Round 1 — Property Tax Assessments vs. Market Value!
Hey there, Northern Virginia and DC homeowners! Brace yourselves because it’s that time of the year when property tax assessments hit our mailboxes, and we all let out a collective groan. But let’s face it, this annual debate about the assessed value versus market value is more confusing than understanding quantum physics while running on a treadmill. Let’s break it down, shall we?
Assessed Value is the value assigned to your property by the government for tax purposes and does not mean the same thing as market value. It may or may not be the same as the market value.
Market Value is what your property would sell for in the current market with active buyers and should coincide with the appraisal value. (Appraisals are performed by an independent third party on behalf of a mortgage lender to determine the property value for the purchaser’s loan. Appraisals may also be used to determine the property value for an estate or divorce.)
Why the difference between the two values, you ask?
The market value can change rapidly based on factors like the economy, consumer confidence, interest rates, home inventory, and buyer preferences.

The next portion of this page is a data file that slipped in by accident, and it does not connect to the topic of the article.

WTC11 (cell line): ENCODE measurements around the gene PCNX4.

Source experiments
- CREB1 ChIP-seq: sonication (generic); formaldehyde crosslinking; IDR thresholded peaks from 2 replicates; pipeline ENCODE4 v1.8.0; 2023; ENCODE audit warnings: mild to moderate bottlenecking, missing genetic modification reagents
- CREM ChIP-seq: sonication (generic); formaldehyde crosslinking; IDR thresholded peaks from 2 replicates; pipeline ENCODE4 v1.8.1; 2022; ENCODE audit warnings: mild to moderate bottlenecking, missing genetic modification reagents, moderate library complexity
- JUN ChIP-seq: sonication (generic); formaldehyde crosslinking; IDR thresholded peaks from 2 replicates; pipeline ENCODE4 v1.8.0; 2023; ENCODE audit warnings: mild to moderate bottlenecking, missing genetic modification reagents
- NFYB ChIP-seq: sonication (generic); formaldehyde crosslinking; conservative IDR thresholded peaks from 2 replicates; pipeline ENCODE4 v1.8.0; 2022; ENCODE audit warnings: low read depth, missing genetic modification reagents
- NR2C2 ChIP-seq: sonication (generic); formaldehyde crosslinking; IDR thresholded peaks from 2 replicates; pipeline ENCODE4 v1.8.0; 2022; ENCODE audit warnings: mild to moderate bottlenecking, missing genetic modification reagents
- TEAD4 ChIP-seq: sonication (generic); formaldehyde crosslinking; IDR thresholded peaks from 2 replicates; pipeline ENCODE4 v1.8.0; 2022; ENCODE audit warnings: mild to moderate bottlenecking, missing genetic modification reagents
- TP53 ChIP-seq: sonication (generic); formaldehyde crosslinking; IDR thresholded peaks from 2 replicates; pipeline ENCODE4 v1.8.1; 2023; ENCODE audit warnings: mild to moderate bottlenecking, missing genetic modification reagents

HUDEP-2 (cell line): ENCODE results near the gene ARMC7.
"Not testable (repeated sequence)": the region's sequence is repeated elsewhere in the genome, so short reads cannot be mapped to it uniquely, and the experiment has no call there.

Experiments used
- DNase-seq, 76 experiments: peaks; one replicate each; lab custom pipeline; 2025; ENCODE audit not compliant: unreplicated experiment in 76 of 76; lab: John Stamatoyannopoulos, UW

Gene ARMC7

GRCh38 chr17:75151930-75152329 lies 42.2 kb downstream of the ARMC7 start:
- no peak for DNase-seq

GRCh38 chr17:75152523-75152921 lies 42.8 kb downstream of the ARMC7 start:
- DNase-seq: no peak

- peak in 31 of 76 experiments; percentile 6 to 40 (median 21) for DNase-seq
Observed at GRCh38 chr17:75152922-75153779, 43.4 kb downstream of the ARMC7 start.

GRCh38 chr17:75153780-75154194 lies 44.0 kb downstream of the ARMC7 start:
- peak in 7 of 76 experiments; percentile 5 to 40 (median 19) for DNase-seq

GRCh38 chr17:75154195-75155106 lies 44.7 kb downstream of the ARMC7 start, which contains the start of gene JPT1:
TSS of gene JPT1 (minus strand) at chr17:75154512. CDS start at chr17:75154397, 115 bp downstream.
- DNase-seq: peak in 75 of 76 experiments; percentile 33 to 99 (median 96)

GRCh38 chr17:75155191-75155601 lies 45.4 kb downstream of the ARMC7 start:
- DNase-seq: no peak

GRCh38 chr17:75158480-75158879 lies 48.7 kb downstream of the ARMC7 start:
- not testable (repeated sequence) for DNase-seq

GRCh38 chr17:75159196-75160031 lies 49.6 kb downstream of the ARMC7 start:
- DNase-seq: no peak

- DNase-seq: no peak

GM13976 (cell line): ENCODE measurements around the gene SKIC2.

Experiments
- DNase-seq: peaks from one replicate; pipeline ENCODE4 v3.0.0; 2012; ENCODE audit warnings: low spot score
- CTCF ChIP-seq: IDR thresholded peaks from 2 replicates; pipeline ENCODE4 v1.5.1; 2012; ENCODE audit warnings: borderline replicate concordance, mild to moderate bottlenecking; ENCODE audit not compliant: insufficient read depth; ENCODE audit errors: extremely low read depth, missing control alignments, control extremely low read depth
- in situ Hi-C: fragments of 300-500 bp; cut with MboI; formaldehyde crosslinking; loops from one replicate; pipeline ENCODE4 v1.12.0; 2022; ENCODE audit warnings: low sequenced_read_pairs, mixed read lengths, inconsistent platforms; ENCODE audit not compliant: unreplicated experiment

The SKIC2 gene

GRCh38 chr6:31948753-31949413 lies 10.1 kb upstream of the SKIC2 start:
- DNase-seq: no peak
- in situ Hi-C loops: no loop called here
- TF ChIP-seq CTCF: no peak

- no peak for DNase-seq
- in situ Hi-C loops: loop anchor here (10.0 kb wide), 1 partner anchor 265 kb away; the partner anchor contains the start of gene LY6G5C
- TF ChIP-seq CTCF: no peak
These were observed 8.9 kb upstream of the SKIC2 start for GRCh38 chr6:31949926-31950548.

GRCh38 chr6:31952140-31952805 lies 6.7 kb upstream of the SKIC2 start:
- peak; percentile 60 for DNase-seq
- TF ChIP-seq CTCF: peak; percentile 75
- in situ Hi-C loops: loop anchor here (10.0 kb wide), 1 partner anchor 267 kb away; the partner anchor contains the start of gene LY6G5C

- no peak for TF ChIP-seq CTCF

Assessments are completed by a county assessor without looking at property conditions and do not fully reflect market dynamics. Your local tax rate determines the amount of tax you pay; this is set by each locality and may change from year to year.
Now, the big question: which one should you care about more? It depends on your situation. The market value matters most if you’re looking to sell your house. After all, that’s what buyers are willing to pay. However, if you want to challenge your property taxes, the assessed value is what you’ll need to focus on.
Though an increased property assessment in the DMV almost always means an increase in your taxes, isn’t a higher property value something we all strive to obtain? I once knew a real estate speculator who would offer to buy his neighbors’ homes at the tax-assessed value when they began complaining about their increased property taxes. He never had any takers but it’s important to keep the market value in mind when your taxes increase. You home is generally your largest investment; your financial portfolio has escalated along with property taxes.
Different localities have their own schedules for notifying homeowners of their assessment values, setting tax rates, and collecting tax payments. Let’s look at a few below:
Alexandria Assessments Mailed: Feb 15th, Installment Deadlines: June 15 + Nov 15, Appeals Deadline: March 15
Arlington County Assessments Mailed: January, Installment Deadlines: June 15 + Oct 5. Appeals Deadline: Mar 1
DC Assessments Mailed: February, August. Installment Deadlines: March 1 +September 15, Appeals Deadline: April 1
Fairfax County Assessments Mailed Late February, Installment Deadlines: July 28 + December 5, Appeals Deadline: April 1
Falls Church Assessments Mailed First quarter, Installment DeadlinesJune 6 + December 15, Appeals Deadline: Late April
Thinking about appealing your assessment or curious about the market value of your home?
Give us a holler anytime.
Yours in real estate and taxes,